Straight back straight through stroke is when the entire path is straight. This means the path of the backstroke and followthrough remains constant. The mallet-style is best suited for this stroke type because it has a balanced face and promotes a straighter stroke.
Choose the Right Head Shape
Next, when getting a putter, you want to consider the head shape: blade, mallet, and high MOI. Blade-style heads are a thin rectangle shape and perform consistently when hit in the sweet spot. Typically, blade putters are used among players with low handicaps, while players that shoot in the 80s or 90s tend to use mallet putters. Also, blade butter is toe-balanced, allowing the putter to open and close more easily during the stroke.
In comparison, the mallet putter face is much larger and more forgiving. It also has a target line located on the top to help you line up to each putt. Not to mention, it has a deep cavity back design as well.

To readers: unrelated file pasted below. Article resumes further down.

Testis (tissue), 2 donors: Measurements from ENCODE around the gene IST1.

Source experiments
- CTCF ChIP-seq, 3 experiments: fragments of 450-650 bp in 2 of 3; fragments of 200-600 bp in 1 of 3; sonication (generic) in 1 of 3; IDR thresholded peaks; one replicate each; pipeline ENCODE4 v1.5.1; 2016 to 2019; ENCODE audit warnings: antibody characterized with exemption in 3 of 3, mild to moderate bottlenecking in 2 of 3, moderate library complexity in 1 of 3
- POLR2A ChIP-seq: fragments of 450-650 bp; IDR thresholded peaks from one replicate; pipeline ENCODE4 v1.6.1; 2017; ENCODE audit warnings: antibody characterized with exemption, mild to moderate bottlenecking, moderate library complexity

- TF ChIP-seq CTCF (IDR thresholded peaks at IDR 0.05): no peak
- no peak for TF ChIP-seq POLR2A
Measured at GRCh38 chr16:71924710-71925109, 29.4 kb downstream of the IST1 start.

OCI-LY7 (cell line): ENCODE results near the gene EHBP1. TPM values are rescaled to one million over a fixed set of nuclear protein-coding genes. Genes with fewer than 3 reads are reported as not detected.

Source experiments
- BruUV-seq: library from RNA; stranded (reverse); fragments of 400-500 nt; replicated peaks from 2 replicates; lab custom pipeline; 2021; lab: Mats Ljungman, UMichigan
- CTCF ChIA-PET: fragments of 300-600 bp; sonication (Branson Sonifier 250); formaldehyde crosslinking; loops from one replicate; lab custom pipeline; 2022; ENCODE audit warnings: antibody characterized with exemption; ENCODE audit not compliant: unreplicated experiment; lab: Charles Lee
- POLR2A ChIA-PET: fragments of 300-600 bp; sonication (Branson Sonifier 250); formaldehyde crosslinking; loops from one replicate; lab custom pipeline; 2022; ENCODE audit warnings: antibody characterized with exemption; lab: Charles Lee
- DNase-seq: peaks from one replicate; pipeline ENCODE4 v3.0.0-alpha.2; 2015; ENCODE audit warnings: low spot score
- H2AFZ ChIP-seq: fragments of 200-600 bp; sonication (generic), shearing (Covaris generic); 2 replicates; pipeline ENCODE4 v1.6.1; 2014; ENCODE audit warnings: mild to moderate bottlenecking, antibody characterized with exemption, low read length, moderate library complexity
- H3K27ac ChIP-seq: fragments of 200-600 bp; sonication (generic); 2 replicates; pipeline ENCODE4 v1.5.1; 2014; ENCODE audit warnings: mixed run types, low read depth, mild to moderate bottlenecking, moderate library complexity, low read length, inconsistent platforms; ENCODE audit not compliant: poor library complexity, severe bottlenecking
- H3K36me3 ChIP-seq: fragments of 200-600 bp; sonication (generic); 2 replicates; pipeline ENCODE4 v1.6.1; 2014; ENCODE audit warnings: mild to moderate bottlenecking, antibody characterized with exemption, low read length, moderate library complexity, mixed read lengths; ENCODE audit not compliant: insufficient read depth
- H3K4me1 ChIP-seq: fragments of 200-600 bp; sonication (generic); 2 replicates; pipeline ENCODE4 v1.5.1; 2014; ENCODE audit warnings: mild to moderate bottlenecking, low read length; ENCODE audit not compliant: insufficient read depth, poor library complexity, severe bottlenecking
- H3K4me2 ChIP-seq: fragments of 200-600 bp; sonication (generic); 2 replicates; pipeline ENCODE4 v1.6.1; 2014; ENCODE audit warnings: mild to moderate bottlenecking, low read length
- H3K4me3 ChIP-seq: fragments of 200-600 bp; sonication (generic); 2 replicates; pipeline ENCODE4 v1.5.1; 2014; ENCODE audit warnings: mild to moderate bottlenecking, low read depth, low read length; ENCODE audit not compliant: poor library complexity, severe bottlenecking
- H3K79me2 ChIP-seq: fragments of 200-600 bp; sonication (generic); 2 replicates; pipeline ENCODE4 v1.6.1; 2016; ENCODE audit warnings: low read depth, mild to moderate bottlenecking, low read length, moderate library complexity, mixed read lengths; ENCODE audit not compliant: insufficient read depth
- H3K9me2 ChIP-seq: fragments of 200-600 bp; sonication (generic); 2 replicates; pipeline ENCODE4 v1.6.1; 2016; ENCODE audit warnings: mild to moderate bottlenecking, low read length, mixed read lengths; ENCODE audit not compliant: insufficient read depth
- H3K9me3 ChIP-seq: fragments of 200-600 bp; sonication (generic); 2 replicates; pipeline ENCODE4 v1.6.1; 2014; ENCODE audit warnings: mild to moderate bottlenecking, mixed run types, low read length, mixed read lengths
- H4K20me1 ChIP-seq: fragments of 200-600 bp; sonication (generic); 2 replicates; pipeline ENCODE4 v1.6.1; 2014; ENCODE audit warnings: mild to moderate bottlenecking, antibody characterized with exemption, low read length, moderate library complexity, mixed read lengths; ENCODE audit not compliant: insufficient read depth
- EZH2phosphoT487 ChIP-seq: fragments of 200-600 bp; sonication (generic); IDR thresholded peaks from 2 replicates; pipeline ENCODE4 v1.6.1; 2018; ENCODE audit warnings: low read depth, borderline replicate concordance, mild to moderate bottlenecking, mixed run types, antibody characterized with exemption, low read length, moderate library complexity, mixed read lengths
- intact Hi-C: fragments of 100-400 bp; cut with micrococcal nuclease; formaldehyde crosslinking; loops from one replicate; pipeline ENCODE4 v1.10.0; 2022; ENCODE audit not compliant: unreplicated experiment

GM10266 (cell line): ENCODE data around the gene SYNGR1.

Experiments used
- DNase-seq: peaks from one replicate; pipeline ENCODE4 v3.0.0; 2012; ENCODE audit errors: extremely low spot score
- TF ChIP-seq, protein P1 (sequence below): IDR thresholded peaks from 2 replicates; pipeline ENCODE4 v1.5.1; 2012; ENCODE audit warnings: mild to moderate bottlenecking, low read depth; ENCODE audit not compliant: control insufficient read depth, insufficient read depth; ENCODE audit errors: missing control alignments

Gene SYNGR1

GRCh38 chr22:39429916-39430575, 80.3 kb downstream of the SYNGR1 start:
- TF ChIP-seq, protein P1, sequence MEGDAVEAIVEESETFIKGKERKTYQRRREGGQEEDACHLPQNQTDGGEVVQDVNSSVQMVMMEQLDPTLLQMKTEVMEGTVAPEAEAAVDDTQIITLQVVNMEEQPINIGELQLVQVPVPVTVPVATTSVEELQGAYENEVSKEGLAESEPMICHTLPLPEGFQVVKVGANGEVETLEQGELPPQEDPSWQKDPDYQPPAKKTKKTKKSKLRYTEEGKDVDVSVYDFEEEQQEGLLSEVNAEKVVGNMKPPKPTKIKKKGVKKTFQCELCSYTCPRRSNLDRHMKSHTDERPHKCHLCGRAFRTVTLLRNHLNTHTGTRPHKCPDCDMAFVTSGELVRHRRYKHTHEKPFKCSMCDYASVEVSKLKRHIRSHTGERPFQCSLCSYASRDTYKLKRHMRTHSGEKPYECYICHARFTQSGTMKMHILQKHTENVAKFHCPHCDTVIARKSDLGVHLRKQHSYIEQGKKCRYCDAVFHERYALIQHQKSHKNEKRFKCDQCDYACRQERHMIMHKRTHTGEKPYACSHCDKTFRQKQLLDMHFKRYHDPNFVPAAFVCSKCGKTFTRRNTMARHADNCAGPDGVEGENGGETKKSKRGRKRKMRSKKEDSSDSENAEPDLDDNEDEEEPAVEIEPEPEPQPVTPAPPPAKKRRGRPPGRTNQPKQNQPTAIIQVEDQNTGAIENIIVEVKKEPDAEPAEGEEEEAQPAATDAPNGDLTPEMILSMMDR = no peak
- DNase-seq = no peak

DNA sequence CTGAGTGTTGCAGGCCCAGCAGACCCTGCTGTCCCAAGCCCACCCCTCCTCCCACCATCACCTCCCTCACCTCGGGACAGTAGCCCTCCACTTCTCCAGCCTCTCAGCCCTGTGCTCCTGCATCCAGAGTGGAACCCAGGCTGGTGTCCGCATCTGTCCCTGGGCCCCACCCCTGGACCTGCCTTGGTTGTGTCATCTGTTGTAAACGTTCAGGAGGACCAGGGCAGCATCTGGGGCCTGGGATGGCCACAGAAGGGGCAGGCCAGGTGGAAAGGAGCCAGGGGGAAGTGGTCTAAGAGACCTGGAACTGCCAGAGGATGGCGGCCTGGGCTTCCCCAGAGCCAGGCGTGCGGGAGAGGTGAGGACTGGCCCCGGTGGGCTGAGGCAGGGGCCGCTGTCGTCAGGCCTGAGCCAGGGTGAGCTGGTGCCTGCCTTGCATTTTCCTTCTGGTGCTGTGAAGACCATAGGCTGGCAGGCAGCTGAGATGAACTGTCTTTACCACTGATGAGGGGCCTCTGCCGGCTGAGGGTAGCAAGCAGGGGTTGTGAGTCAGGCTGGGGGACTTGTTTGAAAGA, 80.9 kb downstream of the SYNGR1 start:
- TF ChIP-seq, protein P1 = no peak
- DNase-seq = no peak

High MOI’s are quite new in golf and have a unique design. The head weight is heavier than mallet or blade-style shapes. These are best suited for high handicap players. The heavier weight allows the put to stay straight through impact. It has the most forgiveness so that even if you mishit, it still rolls naturally.
Look for the Right Putter Shaft
Now you’ll what to choose between a center shaft or heel shaft putter. Center shaft putters have a face balance where the weight is equally balanced between the club head’s toe and heel. This is suited for golfers who keep their eyes directly above the ball and have a straight back straight through stroke. That’s because these players aim to keep the clubhead square.
The heel shaft putter is where the shaft is more towards the heel, which helps the clubhead rotate to better match your stroke. Typically, players with an arc stroke will have a heel shaft putter.
Most golfers forget to consider the length of the putters when making their purchases. Your height will affect which length of the putter to get.
Here are the general guidelines on which putter length to choose:
- Below 5 feet = Under 32 inches
- 5 feet to 5’4” = 33 inches
- 5’5”-5’10” = 34 inches
- Above 5’10” – 35 inches or longer
Blade vs Mallet Pros And Cons – Conclusion
When it comes to golf putting, there isn’t any one-size-fits-all option. It comes down to your unique way of playing and putter design. We recommend having both a blade head and a mallet head. That’s because you may find that you perform differently depending on the greens. For example, you may use a mallet putter for slow greens and a blade putter for fast greens.